When my friend told me that his doctor had proscribed salt and sugar for him due to his medical condition and that he was compelled to eat bland and tasteless food day in and day out, I felt inwardly grateful that I could have my food tastily with no such restrictions. When a close relative of mine is afflicted with Alzheimer and I found she can hardly converse meaningfully, I felt blessed that I can remember events and people. When I saw my neighbor walking with a walker even within the house, I thanked the Lord for the long walks that I have daily in the park watching the bright coloured flowers and happy children playing around. But I am grateful to Him only when I see such people struggling in their lives and that too for a while only. Otherwise I relapse into my habit of taking for granted the various small blessings without a thought they make much difference to the quality of my life.
It is a common failing in many of us that only when we hear bad news or see the sufferings that others undergo like the ones I detailed above that we realize that we took many things for granted. We do not give a second thought about the salt, sugar or water intake and assume they are insignificant till they become very important and hard to give up. Why not appreciate the many small things that we enjoy and be thankful to God even before we hear such bad news or ourselves compelled to forego when we fall sick. The ability to laugh, the beauty given to us, the wonderful family that we are born into, the good friends that we have got, the good health that we have and the nice job we have are all blessings that we should be constantly aware of, nurture them as gifts of God and be eternally grateful to Him in our prayers. We should learn to enjoy them even in their abundance till they are taken away if at all. Life is short with many surprises and imponderables. What is given today may not be there the next day. The awareness of impermanence of everything would bestow the right attitude to be thankful even for small things and appreciate them in full measure. Such an attitude if ingrained in us would make us live our lives humbly but with great joy in whatever position we are placed.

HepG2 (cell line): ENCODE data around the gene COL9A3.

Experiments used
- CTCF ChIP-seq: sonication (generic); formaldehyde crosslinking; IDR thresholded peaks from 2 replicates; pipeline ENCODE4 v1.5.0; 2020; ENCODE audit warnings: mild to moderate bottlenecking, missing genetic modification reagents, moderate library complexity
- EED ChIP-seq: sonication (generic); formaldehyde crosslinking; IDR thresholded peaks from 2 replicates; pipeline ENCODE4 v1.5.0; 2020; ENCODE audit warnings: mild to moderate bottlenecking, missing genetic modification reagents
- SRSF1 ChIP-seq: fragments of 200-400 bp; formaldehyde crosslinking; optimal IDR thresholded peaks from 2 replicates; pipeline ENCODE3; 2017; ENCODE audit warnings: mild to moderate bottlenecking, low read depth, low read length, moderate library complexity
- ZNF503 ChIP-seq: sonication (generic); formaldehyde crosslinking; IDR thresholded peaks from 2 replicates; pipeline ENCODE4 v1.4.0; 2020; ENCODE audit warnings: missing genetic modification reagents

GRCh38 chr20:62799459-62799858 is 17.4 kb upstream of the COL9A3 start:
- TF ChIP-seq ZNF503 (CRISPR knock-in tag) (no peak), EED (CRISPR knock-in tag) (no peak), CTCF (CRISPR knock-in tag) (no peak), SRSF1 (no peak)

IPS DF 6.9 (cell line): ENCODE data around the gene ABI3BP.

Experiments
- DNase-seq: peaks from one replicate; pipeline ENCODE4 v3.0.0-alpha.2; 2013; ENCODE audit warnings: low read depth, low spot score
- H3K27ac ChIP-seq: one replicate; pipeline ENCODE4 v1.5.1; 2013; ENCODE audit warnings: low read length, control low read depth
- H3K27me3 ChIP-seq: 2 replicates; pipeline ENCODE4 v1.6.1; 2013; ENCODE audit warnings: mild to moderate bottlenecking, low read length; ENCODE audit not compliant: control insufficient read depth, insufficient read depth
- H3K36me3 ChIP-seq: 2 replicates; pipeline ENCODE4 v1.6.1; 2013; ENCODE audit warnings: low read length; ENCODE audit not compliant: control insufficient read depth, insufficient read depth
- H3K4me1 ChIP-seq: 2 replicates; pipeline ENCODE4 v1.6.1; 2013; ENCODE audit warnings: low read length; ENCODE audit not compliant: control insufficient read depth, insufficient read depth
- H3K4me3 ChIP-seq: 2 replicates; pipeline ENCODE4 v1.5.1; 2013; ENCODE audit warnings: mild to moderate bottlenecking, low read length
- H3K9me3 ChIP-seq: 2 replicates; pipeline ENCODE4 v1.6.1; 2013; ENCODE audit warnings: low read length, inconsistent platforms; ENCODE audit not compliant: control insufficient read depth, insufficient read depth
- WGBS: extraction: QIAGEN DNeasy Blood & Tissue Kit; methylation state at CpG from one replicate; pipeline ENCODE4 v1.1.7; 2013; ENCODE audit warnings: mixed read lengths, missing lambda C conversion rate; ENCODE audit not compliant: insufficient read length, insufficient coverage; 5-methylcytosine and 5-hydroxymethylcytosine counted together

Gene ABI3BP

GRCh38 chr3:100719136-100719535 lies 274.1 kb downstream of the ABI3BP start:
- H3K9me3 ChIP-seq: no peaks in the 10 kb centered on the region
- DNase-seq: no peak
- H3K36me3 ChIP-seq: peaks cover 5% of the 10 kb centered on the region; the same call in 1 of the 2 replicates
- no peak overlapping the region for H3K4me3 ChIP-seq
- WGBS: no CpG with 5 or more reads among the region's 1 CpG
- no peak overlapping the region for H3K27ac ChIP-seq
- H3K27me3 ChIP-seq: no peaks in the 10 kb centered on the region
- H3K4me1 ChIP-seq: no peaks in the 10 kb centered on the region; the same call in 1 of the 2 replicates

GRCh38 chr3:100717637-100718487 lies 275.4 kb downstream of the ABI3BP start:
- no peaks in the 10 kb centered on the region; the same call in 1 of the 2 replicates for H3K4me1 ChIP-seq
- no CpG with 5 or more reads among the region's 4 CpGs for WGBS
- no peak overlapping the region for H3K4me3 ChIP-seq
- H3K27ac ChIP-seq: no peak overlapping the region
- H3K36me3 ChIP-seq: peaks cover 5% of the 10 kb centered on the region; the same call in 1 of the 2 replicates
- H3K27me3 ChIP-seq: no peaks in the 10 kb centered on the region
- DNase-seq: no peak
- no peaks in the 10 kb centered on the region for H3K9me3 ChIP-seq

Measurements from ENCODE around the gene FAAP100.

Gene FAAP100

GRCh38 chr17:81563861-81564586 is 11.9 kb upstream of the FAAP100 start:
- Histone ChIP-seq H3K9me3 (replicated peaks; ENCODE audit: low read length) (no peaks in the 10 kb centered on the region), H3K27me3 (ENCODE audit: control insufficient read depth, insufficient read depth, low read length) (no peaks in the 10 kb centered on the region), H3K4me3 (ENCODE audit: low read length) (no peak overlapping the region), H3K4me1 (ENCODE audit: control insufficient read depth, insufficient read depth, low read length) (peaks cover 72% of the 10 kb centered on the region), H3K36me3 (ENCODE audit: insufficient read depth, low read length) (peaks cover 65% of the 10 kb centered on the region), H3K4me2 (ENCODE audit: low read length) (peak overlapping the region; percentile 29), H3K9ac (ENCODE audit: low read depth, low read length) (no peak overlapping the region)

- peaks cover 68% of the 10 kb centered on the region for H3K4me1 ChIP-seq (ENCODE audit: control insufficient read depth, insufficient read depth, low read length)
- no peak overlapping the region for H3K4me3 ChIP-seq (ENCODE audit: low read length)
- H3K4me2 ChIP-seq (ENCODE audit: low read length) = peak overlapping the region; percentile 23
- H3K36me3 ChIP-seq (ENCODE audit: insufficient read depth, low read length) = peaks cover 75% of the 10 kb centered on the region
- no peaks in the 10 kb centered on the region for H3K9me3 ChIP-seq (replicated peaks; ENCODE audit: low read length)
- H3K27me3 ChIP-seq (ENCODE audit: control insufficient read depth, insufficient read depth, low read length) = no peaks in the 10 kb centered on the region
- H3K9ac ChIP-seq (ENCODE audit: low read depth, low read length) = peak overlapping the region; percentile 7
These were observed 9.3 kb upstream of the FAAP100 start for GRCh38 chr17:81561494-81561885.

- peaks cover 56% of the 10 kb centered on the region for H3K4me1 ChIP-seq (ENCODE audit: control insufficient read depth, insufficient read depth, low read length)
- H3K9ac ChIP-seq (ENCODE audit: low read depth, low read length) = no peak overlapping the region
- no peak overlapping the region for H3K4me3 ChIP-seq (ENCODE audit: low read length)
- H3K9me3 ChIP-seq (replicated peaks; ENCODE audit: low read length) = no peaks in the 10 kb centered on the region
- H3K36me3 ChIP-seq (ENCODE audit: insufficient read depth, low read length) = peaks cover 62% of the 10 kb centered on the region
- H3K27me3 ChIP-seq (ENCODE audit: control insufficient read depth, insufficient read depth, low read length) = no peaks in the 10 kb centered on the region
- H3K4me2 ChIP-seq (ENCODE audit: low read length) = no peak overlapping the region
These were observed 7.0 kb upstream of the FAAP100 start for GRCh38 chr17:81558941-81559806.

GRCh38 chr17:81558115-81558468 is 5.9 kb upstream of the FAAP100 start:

Friday, May 6, 2011

We set the example to children

We are constantly watched by our children overtly or covertly. They learn from their experiences, the conversations with us and in the house with others and our own reactions to different situations. Parents are the cynosures of their eyes, their role models and objects of admiration and learning. It casts upon us therefore to mind the kind of examples we set and the hidden messages we send.
Look at this case of a nine year old boy proudly showing a fountain pen to his dad
“Dad, I found this the corridor outside my class”
“Hey, it is a nice pen. What make is it?” the father asks
“Dad, it is Parker”
“You have been wanting one and how lucky you are to get it. So are you happy” the father tells
The boy runs along happy that his daddy is also glad that he got a pen and that he retained it with him. The lesson learnt is that it is acceptable to keep things that are not yours as long as you have not pilfered them. The dad failed to impress on the young mind that it is not good to keep what is not his and that should have handed itover at the school office. As a result the child starts coveting things that are not his.
Another common failing of dads is to tell the child to answer an inconvenient phone call and tell daddy is not at home. The man unwittingly teaches the child it is okay to give wrong information or utter a lie in certain circumstances.